PEI

Black Lives Matter activism earns Islander national recognition

One Islander’s role in presenting a petition on racial justice to the legislature and organizing a march that gathered thousands has landed her on a national list of influential Canadians.

‘We are willing to do the fight just like anyone in a big city’

'It was a little bit shocking and it was very, very flattering and I feel very honoured,' says Tamara Steele, president of the Black Cultural Society of P.E.I., on being chosen for Chatelaine's list. (Submitted by Tamara Steele)

One Islander's role in presenting a petition on racial justice to the legislature and organizing a march that gathered thousands has landed her on a national list of influential Canadians.

Tamara Steele, president of the Black Cultural Society of P.E.I., along with provincial epidemiologist Shamara Baidoobonso, is part of Chatelaine's 33 Black Canadians Making Change Now list.

Island Morning host Mitch Cormier spoke with Baidoobonso earlier this week, and his conversation with Steele was on the show Thursday morning.

"I was just surprised that they knew who I was," said Steele.

"It was a little bit shocking and it was very, very flattering and I feel very honoured."

It was that much more flattering when she saw the complete list.

"Authors I read and love and voices that I hear and listen to and admire," said Steele.

"You're always your own worst critic so I go, how did I end up on this list?"

A busy June

Steele was recognized in particular for putting together a petition to the legislature that gathered more than 2,000 signatures asking that every single piece of the Island's legislation and policy be reviewed for racist discrimination.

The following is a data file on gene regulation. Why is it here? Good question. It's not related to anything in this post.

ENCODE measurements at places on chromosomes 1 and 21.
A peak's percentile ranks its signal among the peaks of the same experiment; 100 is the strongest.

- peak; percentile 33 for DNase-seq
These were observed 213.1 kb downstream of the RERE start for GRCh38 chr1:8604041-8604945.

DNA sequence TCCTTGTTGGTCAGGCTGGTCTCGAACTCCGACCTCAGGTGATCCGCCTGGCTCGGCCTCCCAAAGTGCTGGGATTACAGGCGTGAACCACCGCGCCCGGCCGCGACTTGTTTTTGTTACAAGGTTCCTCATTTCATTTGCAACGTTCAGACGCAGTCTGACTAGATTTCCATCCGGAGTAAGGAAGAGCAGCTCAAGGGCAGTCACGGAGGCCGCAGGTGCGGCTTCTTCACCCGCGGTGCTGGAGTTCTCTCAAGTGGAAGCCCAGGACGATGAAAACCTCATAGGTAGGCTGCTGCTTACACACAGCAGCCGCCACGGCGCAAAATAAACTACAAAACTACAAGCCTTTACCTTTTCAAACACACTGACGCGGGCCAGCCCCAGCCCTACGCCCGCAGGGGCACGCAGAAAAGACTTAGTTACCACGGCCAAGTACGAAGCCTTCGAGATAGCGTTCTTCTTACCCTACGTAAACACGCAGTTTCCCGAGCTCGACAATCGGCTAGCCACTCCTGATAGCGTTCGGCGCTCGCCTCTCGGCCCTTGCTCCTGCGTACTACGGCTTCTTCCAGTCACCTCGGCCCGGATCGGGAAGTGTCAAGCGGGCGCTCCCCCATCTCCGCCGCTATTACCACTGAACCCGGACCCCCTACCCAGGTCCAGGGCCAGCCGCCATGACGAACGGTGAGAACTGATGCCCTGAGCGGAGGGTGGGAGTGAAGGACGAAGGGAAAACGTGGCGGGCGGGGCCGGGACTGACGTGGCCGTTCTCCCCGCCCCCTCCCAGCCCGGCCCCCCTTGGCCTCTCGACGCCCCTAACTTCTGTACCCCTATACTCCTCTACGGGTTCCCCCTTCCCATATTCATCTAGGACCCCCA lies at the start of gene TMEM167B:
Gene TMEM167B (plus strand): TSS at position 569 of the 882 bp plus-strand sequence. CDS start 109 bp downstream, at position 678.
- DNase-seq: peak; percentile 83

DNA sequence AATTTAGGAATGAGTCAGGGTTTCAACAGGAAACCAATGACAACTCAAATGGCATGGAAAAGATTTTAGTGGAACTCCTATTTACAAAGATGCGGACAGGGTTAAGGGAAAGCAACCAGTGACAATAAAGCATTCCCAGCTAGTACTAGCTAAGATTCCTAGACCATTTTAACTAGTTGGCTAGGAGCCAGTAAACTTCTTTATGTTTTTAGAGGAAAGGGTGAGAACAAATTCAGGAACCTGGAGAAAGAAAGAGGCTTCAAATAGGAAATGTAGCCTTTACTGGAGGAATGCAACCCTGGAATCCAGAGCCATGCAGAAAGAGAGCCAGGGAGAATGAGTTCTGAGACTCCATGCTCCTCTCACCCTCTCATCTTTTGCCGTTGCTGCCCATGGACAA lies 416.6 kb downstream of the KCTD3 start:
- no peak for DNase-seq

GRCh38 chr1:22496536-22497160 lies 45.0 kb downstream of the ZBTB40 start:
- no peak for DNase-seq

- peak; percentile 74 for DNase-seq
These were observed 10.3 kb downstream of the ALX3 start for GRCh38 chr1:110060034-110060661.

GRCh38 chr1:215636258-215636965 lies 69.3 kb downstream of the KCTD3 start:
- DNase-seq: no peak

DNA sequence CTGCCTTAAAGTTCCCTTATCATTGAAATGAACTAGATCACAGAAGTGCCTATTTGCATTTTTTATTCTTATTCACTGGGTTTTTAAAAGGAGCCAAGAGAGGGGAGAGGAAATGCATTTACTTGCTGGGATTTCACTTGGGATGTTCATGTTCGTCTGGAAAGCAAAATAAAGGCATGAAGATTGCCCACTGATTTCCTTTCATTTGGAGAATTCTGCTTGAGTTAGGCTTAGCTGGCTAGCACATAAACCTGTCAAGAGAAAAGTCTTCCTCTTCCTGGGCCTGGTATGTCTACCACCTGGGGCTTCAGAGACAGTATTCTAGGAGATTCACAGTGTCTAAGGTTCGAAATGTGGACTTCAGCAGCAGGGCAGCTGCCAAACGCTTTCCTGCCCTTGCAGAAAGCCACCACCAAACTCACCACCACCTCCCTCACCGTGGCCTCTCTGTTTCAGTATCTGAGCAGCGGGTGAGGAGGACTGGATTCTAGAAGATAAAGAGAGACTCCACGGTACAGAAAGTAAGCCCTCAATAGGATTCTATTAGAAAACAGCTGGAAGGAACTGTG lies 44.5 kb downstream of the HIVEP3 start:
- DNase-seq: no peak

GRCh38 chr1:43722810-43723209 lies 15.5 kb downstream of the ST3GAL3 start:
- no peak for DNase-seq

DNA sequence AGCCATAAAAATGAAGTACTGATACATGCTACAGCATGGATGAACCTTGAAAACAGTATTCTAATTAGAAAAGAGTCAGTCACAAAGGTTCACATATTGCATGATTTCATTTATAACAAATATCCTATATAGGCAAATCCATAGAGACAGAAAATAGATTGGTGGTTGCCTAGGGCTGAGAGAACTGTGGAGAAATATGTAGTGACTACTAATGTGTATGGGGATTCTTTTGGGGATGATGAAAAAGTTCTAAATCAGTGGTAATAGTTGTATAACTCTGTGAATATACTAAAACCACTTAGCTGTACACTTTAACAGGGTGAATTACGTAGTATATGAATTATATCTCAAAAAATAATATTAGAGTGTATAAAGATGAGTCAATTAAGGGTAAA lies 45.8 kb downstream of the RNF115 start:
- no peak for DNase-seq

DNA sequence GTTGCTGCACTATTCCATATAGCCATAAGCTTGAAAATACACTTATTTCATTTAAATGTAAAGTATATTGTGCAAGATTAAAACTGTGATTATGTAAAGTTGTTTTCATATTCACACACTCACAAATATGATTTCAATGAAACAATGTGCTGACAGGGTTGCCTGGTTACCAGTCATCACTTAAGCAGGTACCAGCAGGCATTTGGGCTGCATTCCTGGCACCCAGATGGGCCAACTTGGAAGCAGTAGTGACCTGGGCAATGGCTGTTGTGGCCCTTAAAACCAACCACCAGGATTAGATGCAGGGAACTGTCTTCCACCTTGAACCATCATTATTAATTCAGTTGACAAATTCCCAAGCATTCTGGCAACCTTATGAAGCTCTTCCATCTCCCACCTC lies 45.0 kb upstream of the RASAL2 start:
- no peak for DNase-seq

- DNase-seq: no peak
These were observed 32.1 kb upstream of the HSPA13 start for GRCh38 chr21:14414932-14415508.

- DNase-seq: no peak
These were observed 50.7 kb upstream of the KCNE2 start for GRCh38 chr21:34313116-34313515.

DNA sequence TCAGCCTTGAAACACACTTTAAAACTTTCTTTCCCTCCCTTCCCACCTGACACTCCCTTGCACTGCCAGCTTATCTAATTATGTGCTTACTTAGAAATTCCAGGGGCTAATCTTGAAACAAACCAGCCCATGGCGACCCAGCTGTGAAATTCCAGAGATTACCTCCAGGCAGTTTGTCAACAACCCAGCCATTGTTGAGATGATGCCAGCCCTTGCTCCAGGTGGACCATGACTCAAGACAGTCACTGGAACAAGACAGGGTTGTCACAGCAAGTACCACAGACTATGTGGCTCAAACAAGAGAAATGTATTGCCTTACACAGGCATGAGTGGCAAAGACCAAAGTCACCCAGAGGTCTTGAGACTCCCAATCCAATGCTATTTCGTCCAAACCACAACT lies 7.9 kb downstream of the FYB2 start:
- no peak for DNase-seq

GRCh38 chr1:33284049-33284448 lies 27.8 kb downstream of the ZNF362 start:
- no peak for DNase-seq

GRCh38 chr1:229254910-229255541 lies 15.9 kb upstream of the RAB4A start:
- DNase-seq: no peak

Steele's activity this summer did not end there. She helped organize a stand-in at the legislature in early June, and a Black Lives Matter march that drew thousands.

"It's passion," said Steele of what drives her.

"Any time that you hear someone from your community experiencing the negative impacts of racism it makes you want to work harder. Every time you feel support from the community at large it validates the work you are doing and makes you want to work harder. Any time someone comes to you for help or you're able to point them in the right direction, all of that collectively fuels the fire."

Setting an example

As P.E.I. becomes more racially diverse, she said, there is an opportunity to show the rest of the country what is possible.

"I think that they understand that we are willing to do the fight just like anyone in a big city," she said.

A Black Lives Matter march in Charlottetown earlier this summer organized by Steele and the Black Cultural Society of P.E.I. drew more than 2,000 Islanders. (Cody MacKay/CBC)

"If we do effect some real change here within the system I think that can be a real example for the rest of the country."

The Black Cultural Society of P.E.I. is still a small organization, run entirely by volunteers, but it has found a place in P.E.I.'s corridors of power, consulting with government to implement the measures in its petition.

And Steele sees a bigger future for the organization. It is currently going through a strategic planning process that could see the hiring of staff, and the establishment of the Black Cultural Society of P.E.I. as a permanent influence on the Island way of life.

For more stories about the experiences of Black Canadians — from anti-Black racism to success stories within the Black community — check out Being Black in Canada, a CBC project Black Canadians can be proud of.

(CBC)

More from CBC P.E.I.

With files from Island Morning

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